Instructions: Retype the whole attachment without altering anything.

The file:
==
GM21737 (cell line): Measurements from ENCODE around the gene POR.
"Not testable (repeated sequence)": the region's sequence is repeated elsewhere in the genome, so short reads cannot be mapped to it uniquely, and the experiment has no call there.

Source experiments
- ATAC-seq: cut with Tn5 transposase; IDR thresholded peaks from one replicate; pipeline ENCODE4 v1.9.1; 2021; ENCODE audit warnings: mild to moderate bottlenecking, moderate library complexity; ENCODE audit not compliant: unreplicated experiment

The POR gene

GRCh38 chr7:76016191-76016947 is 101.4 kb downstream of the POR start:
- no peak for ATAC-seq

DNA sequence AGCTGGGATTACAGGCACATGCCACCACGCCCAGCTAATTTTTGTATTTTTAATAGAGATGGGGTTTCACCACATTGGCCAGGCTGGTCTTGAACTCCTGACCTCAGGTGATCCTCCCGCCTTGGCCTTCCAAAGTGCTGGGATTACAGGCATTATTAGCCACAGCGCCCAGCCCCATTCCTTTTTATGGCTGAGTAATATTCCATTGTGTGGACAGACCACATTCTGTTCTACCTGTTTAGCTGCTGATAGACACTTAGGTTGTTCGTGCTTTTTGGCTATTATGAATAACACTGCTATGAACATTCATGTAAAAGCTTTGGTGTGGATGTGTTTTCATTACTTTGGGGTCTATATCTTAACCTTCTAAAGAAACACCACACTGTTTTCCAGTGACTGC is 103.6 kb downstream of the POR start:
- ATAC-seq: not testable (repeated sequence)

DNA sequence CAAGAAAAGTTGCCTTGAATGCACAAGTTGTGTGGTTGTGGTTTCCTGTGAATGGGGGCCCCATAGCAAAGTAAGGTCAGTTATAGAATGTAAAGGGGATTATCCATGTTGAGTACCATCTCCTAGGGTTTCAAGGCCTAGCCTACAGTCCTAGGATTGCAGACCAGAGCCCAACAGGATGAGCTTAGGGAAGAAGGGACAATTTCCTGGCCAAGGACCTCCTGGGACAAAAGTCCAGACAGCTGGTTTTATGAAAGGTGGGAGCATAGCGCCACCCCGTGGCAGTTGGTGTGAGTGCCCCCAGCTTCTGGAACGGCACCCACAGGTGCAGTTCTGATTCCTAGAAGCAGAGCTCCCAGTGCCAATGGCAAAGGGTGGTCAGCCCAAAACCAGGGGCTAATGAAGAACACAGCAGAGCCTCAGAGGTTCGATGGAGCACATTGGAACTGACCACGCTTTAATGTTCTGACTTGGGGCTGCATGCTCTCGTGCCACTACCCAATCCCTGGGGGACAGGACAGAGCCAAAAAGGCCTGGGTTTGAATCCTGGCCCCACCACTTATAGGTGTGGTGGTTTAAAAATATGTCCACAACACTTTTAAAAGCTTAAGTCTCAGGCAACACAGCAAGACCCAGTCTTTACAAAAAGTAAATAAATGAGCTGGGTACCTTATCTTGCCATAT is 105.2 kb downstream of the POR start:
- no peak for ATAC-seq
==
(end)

GM21737 (cell line): Measurements from ENCODE around the gene POR.
"Not testable (repeated sequence)": the region's sequence is repeated elsewhere in the genome, so short reads cannot be mapped to it uniquely, and the experiment has no call there.

Source experiments
- ATAC-seq: cut with Tn5 transposase; IDR thresholded peaks from one replicate; pipeline ENCODE4 v1.9.1; 2021; ENCODE audit warnings: mild to moderate bottlenecking, moderate library complexity; ENCODE audit not compliant: unreplicated experiment

The POR gene

GRCh38 chr7:76016191-76016947 is 101.4 kb downstream of the POR start:
- no peak for ATAC-seq

DNA sequence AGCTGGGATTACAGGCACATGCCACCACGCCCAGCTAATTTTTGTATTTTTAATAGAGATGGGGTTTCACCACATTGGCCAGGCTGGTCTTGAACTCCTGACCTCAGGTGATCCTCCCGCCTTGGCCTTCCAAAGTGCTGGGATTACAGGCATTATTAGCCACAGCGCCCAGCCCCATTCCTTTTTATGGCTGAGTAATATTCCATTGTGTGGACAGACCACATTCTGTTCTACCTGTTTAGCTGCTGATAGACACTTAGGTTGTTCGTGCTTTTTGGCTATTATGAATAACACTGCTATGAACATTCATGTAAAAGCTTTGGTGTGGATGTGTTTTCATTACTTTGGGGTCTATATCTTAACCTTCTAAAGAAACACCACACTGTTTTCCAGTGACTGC is 103.6 kb downstream of the POR start:
- ATAC-seq: not testable (repeated sequence)

DNA sequence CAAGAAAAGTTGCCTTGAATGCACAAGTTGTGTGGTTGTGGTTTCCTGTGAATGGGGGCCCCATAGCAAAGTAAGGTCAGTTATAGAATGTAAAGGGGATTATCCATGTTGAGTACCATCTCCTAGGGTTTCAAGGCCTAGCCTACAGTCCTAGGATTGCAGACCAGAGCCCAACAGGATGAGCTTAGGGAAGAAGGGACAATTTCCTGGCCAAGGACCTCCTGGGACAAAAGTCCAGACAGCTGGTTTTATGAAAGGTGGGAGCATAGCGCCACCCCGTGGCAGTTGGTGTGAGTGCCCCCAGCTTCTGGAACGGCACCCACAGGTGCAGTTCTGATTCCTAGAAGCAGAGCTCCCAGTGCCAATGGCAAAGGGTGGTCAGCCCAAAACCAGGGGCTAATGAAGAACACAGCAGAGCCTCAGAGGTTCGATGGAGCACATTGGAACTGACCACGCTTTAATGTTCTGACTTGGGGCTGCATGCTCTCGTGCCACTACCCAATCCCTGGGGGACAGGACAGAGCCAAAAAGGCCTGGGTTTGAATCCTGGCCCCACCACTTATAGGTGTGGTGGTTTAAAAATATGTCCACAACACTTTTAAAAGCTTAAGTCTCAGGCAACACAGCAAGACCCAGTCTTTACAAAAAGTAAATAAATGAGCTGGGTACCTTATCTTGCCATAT is 105.2 kb downstream of the POR start:
- no peak for ATAC-seq